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Jottings

Biographers Who Tell Tales

Just because I've given up writing biography doesn't mean I don't like to listen to biographers, so last week I went to hear three of them--Judith Thurman, Edmund White, and James Atlas--on a panel called "Biographers' Tales" in New York.

One observation about their subjects that stayed in my mind is that a writer's fiction is often more truthfully autobiographical than a memoir. Since I have written biographies of artists, this was a new thought for me.

The other is that the laborious work of biography only eases up by the last draft, after a biographer has gotten to know his or her subject so well that it's possible to write off the top of one's head. I agreed with that.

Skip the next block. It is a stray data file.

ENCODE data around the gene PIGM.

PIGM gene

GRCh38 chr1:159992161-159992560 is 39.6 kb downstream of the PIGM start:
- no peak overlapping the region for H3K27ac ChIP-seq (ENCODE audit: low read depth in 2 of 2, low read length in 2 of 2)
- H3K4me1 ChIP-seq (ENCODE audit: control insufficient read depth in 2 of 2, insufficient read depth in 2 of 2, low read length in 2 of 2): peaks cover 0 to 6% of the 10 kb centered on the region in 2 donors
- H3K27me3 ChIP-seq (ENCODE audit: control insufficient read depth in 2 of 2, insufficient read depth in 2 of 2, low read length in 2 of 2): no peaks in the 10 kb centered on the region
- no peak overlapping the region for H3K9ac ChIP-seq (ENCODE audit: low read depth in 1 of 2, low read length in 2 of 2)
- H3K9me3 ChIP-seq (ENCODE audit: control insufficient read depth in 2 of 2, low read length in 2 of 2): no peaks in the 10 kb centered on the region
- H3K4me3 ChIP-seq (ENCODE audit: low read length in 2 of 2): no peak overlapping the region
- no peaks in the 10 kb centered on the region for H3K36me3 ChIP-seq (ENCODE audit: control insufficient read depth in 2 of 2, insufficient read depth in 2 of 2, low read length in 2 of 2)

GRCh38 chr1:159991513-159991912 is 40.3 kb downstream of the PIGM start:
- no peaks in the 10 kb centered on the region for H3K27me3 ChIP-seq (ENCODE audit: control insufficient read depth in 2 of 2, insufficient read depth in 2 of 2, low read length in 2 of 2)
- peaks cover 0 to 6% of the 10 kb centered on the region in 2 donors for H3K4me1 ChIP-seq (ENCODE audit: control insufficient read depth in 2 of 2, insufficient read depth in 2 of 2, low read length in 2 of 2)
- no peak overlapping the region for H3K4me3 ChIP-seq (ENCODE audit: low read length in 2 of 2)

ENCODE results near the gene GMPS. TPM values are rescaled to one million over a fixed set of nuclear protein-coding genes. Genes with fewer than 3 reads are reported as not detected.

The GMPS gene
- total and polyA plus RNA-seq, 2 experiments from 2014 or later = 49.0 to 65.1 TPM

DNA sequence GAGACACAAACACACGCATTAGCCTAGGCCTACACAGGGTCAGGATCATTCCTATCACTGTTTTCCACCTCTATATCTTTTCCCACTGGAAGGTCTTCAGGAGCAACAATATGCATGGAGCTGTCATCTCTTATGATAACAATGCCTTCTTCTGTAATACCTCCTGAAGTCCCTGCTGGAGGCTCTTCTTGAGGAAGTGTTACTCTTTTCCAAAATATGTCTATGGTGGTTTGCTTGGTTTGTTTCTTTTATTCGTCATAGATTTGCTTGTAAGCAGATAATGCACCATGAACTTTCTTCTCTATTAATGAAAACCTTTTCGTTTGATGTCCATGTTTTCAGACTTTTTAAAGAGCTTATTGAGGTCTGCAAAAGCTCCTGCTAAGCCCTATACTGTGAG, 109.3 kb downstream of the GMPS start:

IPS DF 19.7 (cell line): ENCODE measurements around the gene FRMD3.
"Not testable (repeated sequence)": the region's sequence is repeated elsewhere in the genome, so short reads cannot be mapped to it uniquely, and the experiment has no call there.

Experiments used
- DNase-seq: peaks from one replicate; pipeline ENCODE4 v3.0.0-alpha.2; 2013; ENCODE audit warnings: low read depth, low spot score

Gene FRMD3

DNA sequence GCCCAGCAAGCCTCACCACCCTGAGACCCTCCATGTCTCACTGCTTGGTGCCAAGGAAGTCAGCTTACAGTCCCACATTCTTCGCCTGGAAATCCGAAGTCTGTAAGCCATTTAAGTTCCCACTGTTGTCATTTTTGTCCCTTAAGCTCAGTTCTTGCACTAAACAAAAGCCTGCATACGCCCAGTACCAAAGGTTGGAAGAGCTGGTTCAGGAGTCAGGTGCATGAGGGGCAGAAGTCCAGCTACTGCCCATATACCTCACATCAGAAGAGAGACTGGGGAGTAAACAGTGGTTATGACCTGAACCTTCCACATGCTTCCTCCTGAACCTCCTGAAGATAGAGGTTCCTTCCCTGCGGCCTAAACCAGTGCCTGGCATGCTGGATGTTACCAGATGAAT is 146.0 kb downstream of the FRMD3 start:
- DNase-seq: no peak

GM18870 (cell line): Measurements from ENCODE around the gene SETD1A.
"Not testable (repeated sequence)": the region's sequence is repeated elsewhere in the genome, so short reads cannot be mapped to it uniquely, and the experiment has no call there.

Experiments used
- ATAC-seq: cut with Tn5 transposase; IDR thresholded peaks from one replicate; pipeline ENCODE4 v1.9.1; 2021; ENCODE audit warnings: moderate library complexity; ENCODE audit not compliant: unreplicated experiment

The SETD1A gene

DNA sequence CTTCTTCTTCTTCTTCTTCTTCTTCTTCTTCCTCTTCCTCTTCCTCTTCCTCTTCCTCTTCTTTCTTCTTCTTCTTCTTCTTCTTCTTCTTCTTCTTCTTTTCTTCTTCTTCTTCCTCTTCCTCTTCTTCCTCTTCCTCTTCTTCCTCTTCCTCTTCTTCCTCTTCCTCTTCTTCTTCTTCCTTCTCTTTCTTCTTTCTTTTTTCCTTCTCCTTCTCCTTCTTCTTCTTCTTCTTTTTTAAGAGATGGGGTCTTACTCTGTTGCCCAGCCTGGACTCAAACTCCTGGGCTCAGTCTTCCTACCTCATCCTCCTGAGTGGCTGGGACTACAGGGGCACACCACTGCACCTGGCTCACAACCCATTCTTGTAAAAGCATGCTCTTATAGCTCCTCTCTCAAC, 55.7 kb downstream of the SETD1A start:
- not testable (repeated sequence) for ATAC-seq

Judith Thurman has written lively, lengthy biographies of Isak Dinesen, best known for Out of Africa, and French novelist Colette titled Secrets of the Flesh. James Atlas's The Shadow in the Garden is an account of being a biographer, and Edmund White is known as the prize-winning biographer of French writer Jean Genet.  Read More 
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